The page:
Legislation

Long Title: To amend the Public Utility Regulatory Policies Act of 1978 to provide for the safe and reliable interconnection of distributed resources and to provide for the examination of the effects of net metering

Sponsors: Sen. Lisa Murkowski (R-Alaska)

THOMAS: https://www.congress.gov/bill/114th-congress/senate-bill/1219?q=%7B%22search%22%3A%5B%22s+1219%22%5D%7D

To amend the Public Utility Regulatory Policies Act of 1978 to provide for the safe and reliable interconnection of distributed resources and to provide for the examination of the effects of net metering

S. 1219 ensures the reliable interconnection of distributed resources, as well as just and reasonable electricity rates.

Background

A combination of federal and state policies, along with market forces, has led to an increasing amount of variable energy resources being connected to the nation’s grid system. At the retail level, the rise of distributed generation, such as solar rooftop panels, has resulted in a new, bi-directional flow of electricity, where customers both receive power and transmit power back onto the system. As a result, the grid is now being operated in ways for which it was not designed. These transformative changes require closer consideration of ancillary services, such as generation imbalance and frequency response, that are necessary to maintain grid reliability. Today’s grid must operate at all times – as it is also evolving – at a level of performance that is no less reliable and affordable for all consumers.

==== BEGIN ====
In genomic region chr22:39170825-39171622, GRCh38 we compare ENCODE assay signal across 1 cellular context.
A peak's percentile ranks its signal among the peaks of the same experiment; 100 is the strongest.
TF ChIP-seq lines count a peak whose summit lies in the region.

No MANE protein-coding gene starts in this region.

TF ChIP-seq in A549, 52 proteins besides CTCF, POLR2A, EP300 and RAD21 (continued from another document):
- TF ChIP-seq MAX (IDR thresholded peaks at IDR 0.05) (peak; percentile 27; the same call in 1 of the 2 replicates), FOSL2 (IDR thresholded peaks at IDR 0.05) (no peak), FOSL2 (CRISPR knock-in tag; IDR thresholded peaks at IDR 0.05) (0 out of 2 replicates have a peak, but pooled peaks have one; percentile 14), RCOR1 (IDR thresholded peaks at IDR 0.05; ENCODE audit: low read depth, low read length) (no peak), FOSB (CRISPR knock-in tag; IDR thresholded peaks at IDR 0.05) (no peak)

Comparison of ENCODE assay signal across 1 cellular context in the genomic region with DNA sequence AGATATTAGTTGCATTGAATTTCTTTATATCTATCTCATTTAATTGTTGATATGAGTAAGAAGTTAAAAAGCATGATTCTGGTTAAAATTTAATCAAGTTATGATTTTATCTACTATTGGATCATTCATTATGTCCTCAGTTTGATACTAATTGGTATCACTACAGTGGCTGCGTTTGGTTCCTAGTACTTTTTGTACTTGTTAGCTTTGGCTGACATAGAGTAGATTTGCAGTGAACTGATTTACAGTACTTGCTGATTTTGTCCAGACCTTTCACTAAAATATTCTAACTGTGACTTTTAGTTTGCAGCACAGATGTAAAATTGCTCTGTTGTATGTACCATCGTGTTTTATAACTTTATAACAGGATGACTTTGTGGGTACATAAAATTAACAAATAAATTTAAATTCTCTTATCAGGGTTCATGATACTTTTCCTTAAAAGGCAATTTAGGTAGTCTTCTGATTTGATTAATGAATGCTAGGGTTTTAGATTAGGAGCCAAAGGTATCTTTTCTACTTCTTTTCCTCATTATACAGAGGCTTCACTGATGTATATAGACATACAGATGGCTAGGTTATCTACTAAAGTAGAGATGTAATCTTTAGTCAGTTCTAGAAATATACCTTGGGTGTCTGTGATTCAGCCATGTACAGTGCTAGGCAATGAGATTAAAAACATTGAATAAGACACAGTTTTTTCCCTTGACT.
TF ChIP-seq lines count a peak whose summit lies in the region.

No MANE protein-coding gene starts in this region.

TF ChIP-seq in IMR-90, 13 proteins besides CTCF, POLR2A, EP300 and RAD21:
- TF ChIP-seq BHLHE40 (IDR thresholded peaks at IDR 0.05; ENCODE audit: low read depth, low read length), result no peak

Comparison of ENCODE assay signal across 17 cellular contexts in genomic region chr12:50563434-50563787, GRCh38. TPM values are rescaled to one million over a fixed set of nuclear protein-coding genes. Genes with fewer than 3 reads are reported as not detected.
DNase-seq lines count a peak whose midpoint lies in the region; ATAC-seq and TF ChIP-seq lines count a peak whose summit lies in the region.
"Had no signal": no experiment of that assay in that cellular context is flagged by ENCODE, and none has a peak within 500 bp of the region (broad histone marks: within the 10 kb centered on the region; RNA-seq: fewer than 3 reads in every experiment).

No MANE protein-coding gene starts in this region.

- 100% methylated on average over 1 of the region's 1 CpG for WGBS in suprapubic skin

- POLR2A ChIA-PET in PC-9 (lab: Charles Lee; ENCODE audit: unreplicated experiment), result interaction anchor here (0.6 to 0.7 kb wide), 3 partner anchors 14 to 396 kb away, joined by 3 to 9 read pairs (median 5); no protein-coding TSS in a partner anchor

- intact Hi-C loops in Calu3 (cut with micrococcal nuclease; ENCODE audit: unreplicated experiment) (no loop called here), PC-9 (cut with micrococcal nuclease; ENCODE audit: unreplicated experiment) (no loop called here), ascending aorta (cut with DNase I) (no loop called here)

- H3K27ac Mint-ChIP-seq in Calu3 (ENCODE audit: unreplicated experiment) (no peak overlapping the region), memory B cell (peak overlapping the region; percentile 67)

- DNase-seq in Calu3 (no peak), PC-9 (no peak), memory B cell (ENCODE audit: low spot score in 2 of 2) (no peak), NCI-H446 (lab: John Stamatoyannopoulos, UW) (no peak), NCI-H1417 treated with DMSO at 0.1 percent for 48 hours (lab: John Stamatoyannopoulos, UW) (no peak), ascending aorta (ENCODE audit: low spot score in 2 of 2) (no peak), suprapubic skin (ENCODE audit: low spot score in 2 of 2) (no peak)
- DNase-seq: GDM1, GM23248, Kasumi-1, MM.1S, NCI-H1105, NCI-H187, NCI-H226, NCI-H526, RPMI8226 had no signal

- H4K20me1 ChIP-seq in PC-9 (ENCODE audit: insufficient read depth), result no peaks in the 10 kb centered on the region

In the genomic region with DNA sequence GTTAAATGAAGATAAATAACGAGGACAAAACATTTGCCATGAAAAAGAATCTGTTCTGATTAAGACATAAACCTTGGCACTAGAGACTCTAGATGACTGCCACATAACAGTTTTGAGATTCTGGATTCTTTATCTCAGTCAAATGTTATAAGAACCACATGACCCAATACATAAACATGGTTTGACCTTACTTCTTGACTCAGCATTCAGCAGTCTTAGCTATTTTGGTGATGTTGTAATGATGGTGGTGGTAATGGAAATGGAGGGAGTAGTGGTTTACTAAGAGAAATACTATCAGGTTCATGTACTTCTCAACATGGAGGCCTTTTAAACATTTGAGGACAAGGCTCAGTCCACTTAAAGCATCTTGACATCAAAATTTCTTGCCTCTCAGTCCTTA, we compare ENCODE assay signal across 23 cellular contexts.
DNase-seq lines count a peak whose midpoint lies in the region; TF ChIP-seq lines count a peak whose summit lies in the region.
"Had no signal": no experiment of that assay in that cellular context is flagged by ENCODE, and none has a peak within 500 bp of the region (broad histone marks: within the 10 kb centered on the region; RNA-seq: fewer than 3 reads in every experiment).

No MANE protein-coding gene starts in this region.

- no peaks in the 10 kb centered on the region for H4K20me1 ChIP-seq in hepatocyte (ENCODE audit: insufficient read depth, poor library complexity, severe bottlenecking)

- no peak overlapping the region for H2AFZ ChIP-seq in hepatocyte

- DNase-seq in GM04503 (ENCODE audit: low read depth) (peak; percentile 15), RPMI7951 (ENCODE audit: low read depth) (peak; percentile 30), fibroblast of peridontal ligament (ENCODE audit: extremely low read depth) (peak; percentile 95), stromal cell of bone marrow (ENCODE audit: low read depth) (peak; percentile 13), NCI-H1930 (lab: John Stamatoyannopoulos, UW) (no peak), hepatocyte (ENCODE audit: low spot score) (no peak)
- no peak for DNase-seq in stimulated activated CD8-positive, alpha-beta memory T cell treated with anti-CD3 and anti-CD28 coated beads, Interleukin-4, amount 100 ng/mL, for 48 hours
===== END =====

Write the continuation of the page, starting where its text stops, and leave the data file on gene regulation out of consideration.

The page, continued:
Key Provisions

  • Directs state utility commissions to examine the degree to which distributed resources contribute ancillary services and prescribe appropriate measures so that grid interconnection is safe, reliable and efficient.
  • Directs state utility commissions to examine the effects of net metering, an accounting mechanism whereby owners of distributed generation can offset their electricity purchases from the grid with the energy they generate behind the retail meter. This review by state utility commissions will also consider the effects on customers who do not use net metering, and determine whether the rates established for net metering services are “just and reasonable” and “not unduly preferential or discriminatory.”